Posted on November 13, 2014
I was photographing a Great Egret by some sticks in the water. Then I noticed the other white bird was an Immature Little Blue Heron. It was fun to see there because you do not see too many in New Jersey, especially in Northern NJ..
Posted on February 1, 2014
We stopped at the Lake Woodruff National Wildlife Refuge as we were heading home from our trip to Florida. When we got there it was overcast and looked like it had really rained before we got there. We decided to go in anyway and soon after we started walking, it started to drizzle. We went on and found a few photo opportunities, but the light was quite dark and dreary. I found these Little Blue Herons in a tree along the path. I thought it was interesting, there was an Immature (the white bird with bluish beak) and a Mature Little Blue looking at each other. The lighting was horrible and I had to raise my ISO to 1600 which starts to get noisy on a Canon EOS 1D MkIV. I try to keep the ISO to 1250 max, preferably 400, but I wanted to use f/8 for a little more depth of field. In Adobe Camera Raw I got as much noise as I could out without loosing too much detail. We went on looking for Sandhill Cranes and I finally saw a few flying in and landing in a group of about 20. They were really far out, but at least we saw some.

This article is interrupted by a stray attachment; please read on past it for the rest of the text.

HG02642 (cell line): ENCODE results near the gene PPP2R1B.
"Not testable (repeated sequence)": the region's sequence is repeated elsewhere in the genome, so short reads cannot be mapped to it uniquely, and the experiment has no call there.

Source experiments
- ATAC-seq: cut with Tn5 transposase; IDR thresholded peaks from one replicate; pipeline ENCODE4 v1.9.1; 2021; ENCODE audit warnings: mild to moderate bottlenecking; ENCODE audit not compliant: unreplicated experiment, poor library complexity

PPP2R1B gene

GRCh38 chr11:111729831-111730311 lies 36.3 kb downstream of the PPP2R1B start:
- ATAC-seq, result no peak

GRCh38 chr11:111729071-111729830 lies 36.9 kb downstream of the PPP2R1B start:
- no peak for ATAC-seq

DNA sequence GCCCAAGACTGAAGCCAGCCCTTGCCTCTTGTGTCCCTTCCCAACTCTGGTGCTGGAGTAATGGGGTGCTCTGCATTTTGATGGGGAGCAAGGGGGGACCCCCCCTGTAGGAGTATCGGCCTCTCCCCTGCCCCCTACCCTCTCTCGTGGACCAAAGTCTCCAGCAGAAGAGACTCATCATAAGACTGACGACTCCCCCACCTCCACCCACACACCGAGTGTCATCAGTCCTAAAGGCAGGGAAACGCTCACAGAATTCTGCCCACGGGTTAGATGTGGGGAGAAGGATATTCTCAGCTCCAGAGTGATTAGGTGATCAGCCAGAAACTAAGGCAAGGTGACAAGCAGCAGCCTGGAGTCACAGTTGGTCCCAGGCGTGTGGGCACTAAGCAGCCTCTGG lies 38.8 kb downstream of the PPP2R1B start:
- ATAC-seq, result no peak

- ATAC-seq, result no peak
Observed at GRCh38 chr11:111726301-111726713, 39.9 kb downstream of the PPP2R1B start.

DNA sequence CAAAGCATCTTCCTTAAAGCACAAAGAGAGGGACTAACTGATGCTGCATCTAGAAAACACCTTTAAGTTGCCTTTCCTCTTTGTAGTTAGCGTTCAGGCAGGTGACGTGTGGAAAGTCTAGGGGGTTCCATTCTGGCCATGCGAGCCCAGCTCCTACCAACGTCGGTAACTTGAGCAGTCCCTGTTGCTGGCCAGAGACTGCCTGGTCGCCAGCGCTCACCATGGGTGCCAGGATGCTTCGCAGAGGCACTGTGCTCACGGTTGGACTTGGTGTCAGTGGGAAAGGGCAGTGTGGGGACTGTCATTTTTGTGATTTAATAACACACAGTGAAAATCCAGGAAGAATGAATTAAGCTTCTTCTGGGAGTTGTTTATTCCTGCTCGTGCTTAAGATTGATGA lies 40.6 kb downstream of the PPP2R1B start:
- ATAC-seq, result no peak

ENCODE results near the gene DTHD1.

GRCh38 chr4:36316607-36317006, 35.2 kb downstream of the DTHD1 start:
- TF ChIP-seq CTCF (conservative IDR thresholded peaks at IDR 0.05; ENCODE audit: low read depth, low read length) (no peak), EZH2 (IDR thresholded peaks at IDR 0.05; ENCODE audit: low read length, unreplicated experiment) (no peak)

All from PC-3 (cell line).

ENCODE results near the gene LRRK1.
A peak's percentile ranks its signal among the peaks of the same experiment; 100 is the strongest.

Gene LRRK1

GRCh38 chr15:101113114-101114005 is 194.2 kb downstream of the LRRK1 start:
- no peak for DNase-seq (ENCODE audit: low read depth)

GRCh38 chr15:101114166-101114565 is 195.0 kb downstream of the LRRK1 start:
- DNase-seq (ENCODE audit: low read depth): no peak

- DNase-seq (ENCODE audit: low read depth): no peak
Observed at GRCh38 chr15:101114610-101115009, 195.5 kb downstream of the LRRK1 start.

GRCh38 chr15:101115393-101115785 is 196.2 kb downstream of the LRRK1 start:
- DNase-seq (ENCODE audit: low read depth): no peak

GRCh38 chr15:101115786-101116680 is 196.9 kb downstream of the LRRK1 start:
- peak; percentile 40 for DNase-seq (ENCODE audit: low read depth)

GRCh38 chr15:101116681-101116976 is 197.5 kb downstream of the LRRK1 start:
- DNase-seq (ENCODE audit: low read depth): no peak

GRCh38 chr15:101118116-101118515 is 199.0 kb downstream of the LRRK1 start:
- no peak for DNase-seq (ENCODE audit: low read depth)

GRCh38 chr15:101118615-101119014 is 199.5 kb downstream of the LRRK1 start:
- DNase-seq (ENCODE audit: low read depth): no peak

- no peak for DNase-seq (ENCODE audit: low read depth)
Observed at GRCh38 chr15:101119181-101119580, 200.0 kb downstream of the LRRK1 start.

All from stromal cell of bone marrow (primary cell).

Posted on January 9, 2014